Changes with Google can sometimes seem like splitting hairs, but trust us, splitting the index is a big deal.

By Lenny Ford

Posted:

Category: SEO


We’ve been saying it for some time. If your law firm’s site isn’t responsive, designed not only with mobile in mind but with mobile as the primary focus, then your site is not only not responding to user expectations, but it’s also not doing your SEO any favors.


This week, at a digital marketing conference dubbed Pubcon, a Google webmaster trends analyst announced that Google will be splitting its index: one for desktop (which is what we currently have), and a new, prioritized index exclusively for mobile, expected to roll out sometime in the next few months.

What does this mean for law firms’ web presences?

The most important takeaway is really just to understand what this signifies: that Google’s responding to the fact that over 50% of searches now happen on mobile devices, and that you absolutely, 100% have to have a site that works well on mobile.

On that note, let’s take a closer look at what’s going on.

What are Google’s reasons?

Even though mobile has been making big strides in search, overtaking desktop last year, Google still relies on its desktop index (including all of the factors involved in ranking a page) for mobile queries. They have the ability to glean some information about how well a page will function on mobile based on the desktop version (such as text size), and it does impact your SEO. But it’s been relatively limited.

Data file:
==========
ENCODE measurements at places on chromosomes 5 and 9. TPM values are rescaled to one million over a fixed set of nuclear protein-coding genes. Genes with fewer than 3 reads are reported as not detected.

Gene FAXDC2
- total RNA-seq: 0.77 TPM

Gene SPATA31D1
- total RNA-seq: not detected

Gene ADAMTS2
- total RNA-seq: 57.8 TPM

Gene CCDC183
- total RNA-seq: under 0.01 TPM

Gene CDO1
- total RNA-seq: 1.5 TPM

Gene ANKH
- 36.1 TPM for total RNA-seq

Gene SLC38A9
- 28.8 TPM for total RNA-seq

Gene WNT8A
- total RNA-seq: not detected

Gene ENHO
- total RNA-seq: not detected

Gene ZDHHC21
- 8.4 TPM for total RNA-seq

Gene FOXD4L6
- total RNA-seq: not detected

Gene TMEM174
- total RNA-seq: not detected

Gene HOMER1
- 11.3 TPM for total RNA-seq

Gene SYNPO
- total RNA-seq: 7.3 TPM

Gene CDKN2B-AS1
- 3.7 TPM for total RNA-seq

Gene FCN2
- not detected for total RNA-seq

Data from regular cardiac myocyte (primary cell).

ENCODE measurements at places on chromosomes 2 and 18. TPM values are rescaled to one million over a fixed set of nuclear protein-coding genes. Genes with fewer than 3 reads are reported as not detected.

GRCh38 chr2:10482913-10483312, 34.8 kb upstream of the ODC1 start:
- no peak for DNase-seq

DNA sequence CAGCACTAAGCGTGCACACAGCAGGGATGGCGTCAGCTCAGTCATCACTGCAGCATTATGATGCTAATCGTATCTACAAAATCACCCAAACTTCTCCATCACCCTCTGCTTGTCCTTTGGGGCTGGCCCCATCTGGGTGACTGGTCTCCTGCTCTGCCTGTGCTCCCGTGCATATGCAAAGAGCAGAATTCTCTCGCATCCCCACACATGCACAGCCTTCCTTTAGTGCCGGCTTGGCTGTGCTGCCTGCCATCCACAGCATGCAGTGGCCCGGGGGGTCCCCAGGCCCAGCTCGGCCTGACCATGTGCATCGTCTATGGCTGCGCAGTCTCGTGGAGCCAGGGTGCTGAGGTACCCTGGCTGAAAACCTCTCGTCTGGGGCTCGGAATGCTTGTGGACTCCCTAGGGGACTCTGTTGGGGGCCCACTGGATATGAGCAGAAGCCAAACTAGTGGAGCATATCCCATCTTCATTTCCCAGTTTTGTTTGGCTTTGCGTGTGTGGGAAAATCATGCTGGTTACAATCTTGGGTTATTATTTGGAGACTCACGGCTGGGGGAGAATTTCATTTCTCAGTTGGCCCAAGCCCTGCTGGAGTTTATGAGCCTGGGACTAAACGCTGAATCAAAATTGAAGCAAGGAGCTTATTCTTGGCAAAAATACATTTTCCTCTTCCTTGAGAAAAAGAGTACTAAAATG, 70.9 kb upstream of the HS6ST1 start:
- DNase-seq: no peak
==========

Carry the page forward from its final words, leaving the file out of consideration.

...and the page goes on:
This changes all of that, allowing Google to focus more fully on exactly how a site is functioning on mobile – and rank sites accordingly.

In addition, Google’s not too enthusiastic about the fact that lots of webmasters create different mobile versions of their sites. The primary reason for doing so is largely to find ways to increase site speed on mobile (which is quite slow across the board compared to desktop), often trimming down their site’s content and features to provide users with a quicker, more mobile-friendly version.

But Google doesn’t believe that users should have to sacrifice the quality of their browsing experience when they use a mobile device instead of a desktop. They want content and display to be as consistent as possible across all devices; presumably because they believe this is what users want. Idealistic? Maybe. Pushing people toward using AMP? Definitely.

How will this affect desktop?

It’s hard to say, really.

The biggest head scratcher for us is that it seems Google isn’t merely prioritizing mobile indexing, but actually deprioritizing desktop indexing simultaneously. Being that we work on our computers most of the day, the thought that it may not be as current compared to mobile is a bit disconcerting. Nevertheless, we’ll have to wait and see what Google says in the coming months.

Get in touch with Black Fin

If you’d like to chat with one of our law firm marketing experts, don’t hesitate to get in touch today. Whether you’re uncertain about the state of your website, looking for help with your Search Engine Optimization, or needing a dogsitter, we’re here to help.

Just kidding on that last one.



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